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Got Nature? > Posts > Black Locust, invasive in woodlands?
September 21
Black Locust, invasive in woodlands?

 

I recently received an email from a private landowner:


I had a question for you about Black Locust and the Indiana's Most Unwanted website (http://extension.entm.purdue.edu/CAPS/plants.html). I saw Black Locust is listed on there even though this site (http://www.nps.gov/plants/alien/fact/rops1.htm) says it's native range includes Indiana.  I see invasives.org mentions here (http://www.invasive.org/browse/subinfo.cfm?sub=3350) that it can become invasive in prairie and savanna areas.  Can you shed a little light on this?  I mean I see it all over but not to the point of other invasives.  Is it invasive in woodlands or just open areas? What is the deal?


Also, on the Most Unwanted site I see a lot of the plants say something like "Note - do not buy, sell, or plant Asian bush honeysuckles" but Black Locust does not.  Any idea why?  This site doesn't really give a good feel for their classification as invasive, aggressive, noxious, etc.  I didn't know if there was a better site that could give me an idea for that or not as well.


I guess mainly I'm confused since it's a native it wouldn't seem to me that it should be an invasive.


Thank you for your assistance.

This landowner has some really good questions regarding a tree species that is found across the state of Indiana. Now, I have been talking on and off with this landowner about various species over the past year or so as he is fighting the good fight and trying to eliminate invasive and non-native species from his property but is also attempting to re-vegetate with native species. This is not the first time that I have had this discussion so I thought why not answer his question so that others could also get to the information.

The websites this landowner provided are all great sites with tons of information for a bunch of different species. So, inevitably when you get lots of great information about one species, it is easy to skip or unintentionally omit some details for other species. I hope the folks behind sites like these continue to build these great sources of information, update them with current best management practices and add new species as they become problematic.

Now, onto the questions.
Black locust, Robinia pseudoacacia, is native to the state of Indiana (Deam 1940, Flora of Indiana). However, when we talk about species that are native to the state they may not be native to the whole state. With the settlement of the Midwest, it is thought that European settlers brought black locust with them as they traveled due to its fast growth, wood quality and even perhaps for its nitrogen fixing capabilities. There are numerous species which may be native to one part of the state, but not others. One example of this is bald cypress, Taxodium distichum, is native southwestern portions of the state where bald cypress swamps can be found, but it wasn’t historically found in the dunes of northwestern Indiana. A map of its native range can be found at: (http://plants.usda.gov/java/county?state_name=Indiana&statefips=18&symbol=TADI2).

I commonly have the discussion of the “official definitions” of invasive, non-native, exotic, aggressive, noxious, weed, etc. with folks. These definitions are an area of much debate in the scientific literature and amongst professionals that regularly work to manage these species. It is my belief that “invasive” species can be both exotic (not from the geographical region in question) and native (belonging to the geographical region in question). Just like exotic species don’t have to be invasive (grow and spread aggressively). Noxious plants (“any plant, or plant product, that can directly or indirectly injure or cause damage to ….” ) can fit into each of those descriptions and then of course there is the definition of a weed… a plant that grows in an area that we don’t want it to. Everyone has their own opinion though, right?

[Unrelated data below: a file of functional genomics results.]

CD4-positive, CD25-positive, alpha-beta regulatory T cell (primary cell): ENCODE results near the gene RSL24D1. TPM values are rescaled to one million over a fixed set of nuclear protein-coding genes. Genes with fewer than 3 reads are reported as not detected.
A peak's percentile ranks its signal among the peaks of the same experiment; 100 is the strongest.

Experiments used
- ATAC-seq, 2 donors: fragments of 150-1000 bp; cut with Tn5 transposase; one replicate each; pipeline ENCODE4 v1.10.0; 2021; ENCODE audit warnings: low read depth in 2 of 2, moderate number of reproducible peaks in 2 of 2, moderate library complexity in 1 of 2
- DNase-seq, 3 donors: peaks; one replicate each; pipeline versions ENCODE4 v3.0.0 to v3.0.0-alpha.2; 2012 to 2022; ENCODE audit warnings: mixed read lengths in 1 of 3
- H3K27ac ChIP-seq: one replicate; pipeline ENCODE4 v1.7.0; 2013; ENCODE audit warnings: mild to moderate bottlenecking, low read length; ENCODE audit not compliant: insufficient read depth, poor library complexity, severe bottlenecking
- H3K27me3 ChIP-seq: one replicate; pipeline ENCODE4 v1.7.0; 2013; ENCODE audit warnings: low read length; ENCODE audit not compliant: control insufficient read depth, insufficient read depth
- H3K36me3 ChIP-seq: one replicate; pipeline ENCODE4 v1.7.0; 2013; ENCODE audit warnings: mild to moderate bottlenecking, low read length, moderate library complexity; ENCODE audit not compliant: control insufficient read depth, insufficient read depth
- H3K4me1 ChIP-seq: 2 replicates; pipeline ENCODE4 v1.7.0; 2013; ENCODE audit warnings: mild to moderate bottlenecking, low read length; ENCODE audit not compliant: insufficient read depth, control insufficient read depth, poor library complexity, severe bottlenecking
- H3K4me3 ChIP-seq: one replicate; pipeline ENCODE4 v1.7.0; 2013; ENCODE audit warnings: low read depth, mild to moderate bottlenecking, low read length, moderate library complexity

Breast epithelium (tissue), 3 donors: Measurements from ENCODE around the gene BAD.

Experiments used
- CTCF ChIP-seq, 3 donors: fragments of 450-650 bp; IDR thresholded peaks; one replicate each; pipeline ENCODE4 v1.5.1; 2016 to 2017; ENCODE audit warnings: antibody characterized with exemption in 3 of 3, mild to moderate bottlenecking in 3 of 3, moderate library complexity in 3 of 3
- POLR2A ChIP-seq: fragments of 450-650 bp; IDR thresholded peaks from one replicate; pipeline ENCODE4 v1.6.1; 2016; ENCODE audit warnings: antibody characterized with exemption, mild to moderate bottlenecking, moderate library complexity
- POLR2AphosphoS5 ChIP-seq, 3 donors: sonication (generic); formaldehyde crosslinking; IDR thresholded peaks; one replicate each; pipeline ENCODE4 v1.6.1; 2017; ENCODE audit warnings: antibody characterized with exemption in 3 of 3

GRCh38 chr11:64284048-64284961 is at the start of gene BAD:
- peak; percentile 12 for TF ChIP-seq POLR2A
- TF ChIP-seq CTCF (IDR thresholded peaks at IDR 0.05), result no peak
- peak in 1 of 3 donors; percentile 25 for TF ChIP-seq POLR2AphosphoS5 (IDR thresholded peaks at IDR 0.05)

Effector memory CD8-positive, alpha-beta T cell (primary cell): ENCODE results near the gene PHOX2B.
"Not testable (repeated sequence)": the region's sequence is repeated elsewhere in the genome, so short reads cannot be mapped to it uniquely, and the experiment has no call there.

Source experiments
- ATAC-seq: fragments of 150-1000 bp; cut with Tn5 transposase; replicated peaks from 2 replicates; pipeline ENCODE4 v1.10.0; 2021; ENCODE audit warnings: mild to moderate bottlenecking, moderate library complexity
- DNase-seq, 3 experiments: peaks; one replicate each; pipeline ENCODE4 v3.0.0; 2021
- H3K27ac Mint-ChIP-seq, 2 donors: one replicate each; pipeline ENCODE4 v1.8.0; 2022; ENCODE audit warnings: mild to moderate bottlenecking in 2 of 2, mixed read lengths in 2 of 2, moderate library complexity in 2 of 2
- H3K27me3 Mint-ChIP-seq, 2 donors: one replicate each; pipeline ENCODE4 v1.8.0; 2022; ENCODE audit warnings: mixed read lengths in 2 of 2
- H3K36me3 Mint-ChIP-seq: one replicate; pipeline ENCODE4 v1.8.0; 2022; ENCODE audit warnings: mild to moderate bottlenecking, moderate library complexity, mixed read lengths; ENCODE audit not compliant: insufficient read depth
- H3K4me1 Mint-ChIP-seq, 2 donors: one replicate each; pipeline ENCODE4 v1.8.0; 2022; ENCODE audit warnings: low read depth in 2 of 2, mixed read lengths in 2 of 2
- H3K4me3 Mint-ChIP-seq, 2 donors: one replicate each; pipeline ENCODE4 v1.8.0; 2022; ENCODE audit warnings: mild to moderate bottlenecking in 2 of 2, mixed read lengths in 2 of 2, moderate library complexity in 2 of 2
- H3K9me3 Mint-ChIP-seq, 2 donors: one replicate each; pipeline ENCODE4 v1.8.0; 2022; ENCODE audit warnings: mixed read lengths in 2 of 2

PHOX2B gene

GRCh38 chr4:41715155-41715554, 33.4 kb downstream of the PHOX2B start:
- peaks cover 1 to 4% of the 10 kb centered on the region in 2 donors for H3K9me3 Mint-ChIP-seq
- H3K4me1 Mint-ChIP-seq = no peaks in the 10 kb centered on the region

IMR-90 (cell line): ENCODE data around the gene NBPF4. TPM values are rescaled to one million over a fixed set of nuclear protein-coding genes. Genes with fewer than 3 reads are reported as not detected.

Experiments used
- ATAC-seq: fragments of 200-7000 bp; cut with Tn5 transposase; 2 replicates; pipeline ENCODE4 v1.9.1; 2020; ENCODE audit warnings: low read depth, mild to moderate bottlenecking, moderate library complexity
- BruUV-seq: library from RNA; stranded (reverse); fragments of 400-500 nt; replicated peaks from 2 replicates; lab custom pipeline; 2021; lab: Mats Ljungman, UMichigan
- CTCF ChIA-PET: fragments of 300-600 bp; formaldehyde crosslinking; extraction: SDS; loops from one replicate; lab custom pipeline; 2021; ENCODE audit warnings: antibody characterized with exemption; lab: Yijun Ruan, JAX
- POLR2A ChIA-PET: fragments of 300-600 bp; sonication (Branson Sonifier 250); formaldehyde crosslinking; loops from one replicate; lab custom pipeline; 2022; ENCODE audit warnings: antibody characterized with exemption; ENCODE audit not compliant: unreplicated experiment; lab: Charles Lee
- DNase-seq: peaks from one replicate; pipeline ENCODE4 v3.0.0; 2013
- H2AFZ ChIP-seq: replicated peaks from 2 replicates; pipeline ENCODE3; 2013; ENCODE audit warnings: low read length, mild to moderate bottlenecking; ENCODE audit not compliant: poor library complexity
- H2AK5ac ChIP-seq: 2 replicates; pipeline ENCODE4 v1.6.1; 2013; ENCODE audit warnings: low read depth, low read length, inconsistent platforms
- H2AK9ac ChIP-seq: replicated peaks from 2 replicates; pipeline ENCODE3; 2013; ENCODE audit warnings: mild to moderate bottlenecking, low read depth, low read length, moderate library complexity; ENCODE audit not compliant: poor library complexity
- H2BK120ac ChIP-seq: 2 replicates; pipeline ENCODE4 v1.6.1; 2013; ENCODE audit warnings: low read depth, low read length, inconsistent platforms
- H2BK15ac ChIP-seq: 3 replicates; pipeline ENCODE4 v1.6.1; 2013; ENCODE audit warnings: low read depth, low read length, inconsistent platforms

There are many places to look up species specific information on a state to state as well as a county to county level. For example I like to use two websites: www.bonap.org and plants.usda.gov. Unfortunately, there is so many species and so many records that are needed to update these types of databases that they may not accurately represent what is truly out there. Plus there are the differnences between historical records and current records which can bring about another debate.

So, to wrap this thing up and provide short answers to Scott’s questions:


Q: Is black locust native to the state?
A:Yes.
Q: Can black locust be invasive in prairie and savanna habitats?
A: Absolutely! It spreads agressively into these environments, especially in the absence of disturbance (another topic for another posting…).
Q: Is it invasive in woodlands or just open areas or what is the deal?
A: Mostly in open areas. It doesn’t tolerate high shade very well.
Q: Any idea why websites don’t suggest to “buy, sell, or plant” even though they list it as an invasive (paraphrased)?
A: No, I don’t. That said, I am not familiar with where to buy seedlings, but then again, I don’t have an interest in planting them!

In closing- would I plant black locust? No, I wouldn’t, unless I intended to use the trees as a crop. Black locust makes great firewood, great fence posts and the flowers taste pretty good in the spring. However, they can grow and spread quite agressively through root suckers as well as by seed. Commonly the little patch of a few trees turns into acres and acres!

 

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